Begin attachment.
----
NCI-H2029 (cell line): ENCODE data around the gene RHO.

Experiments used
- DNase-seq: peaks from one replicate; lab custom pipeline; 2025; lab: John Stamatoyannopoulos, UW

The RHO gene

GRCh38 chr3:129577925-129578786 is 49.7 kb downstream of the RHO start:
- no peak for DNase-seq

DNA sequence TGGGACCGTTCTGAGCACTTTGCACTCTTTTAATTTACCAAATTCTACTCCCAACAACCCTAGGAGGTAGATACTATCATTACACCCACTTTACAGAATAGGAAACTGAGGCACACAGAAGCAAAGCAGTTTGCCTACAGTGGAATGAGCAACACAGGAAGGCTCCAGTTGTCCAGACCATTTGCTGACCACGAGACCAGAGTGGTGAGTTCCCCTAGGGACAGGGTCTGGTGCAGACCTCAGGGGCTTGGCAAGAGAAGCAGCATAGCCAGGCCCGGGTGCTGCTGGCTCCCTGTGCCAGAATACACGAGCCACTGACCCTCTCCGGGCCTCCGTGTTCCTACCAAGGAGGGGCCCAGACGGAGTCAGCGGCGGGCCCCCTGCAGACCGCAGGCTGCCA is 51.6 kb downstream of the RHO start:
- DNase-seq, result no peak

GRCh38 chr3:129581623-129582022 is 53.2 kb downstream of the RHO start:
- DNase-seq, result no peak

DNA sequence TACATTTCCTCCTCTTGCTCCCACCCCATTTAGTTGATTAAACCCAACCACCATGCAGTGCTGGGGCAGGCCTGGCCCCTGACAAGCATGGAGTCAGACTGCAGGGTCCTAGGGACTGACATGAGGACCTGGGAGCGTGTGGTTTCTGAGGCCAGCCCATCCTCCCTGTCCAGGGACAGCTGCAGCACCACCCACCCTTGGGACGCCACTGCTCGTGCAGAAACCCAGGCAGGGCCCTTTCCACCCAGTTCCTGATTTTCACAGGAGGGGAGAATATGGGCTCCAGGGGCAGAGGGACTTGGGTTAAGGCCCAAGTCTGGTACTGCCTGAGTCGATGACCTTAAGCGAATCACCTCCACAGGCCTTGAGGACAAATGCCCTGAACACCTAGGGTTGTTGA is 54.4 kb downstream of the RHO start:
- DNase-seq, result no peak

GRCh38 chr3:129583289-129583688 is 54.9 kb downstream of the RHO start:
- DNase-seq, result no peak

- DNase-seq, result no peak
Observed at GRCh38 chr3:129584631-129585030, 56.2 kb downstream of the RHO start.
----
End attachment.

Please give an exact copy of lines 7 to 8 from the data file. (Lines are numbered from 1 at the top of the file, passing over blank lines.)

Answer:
DNA sequence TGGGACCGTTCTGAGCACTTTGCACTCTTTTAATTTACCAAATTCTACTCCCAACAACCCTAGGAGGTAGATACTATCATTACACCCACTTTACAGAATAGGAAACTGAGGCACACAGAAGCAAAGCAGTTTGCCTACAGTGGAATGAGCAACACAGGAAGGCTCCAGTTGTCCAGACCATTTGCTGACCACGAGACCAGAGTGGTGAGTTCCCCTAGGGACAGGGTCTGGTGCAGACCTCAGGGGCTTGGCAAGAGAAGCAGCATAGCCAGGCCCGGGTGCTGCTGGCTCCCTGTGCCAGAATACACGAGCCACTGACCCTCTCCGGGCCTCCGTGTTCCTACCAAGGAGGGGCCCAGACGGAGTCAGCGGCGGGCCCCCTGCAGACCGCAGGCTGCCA is 51.6 kb downstream of the RHO start:
- DNase-seq, result no peak